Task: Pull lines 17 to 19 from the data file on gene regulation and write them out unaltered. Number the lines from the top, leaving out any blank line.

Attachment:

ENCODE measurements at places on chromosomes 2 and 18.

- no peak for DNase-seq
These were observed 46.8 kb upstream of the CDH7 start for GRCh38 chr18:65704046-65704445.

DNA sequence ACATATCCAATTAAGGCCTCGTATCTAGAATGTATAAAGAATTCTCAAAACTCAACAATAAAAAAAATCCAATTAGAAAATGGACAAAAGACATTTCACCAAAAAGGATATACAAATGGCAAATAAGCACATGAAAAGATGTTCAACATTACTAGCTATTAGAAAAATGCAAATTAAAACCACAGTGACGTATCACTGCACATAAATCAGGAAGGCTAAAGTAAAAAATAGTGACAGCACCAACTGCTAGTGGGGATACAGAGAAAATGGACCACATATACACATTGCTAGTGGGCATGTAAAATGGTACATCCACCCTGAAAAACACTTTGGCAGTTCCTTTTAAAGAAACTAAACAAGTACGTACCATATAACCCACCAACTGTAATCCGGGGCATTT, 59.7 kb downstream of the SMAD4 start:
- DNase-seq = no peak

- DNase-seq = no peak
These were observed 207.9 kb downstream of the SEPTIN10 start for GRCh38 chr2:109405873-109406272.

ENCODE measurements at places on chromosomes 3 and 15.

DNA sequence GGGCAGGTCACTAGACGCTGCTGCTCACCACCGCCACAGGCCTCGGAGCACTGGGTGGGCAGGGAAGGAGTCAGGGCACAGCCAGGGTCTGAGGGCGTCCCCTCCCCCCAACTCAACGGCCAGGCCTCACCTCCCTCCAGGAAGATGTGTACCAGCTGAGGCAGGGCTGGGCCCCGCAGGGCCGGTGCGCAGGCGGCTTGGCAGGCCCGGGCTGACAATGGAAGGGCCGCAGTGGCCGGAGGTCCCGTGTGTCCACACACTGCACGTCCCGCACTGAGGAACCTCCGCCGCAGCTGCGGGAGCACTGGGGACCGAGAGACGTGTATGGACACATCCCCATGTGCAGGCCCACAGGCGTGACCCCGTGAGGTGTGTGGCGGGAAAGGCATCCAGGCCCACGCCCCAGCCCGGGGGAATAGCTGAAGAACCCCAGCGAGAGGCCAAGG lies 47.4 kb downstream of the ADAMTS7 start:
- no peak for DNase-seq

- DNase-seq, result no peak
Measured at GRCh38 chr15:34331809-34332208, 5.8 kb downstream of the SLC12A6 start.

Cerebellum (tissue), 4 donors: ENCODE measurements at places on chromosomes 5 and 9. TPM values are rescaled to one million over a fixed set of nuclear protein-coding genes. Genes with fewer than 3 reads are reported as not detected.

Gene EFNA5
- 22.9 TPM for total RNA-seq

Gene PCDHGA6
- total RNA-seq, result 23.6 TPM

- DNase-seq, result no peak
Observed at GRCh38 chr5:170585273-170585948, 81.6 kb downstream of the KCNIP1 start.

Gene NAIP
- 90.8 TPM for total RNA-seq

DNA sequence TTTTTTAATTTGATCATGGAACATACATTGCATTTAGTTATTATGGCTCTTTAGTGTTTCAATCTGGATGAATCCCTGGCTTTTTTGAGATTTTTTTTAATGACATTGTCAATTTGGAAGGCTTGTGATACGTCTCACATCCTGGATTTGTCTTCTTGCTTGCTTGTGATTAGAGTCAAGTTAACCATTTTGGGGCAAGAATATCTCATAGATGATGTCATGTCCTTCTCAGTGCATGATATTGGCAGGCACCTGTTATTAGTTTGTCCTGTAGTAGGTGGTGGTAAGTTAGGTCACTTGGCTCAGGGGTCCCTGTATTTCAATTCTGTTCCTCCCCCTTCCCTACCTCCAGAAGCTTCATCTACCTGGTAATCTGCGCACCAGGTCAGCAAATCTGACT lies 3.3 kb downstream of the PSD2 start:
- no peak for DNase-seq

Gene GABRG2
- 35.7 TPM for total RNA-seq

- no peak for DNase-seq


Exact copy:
- total RNA-seq, result 23.6 TPM

- DNase-seq, result no peak
Observed at GRCh38 chr5:170585273-170585948, 81.6 kb downstream of the KCNIP1 start.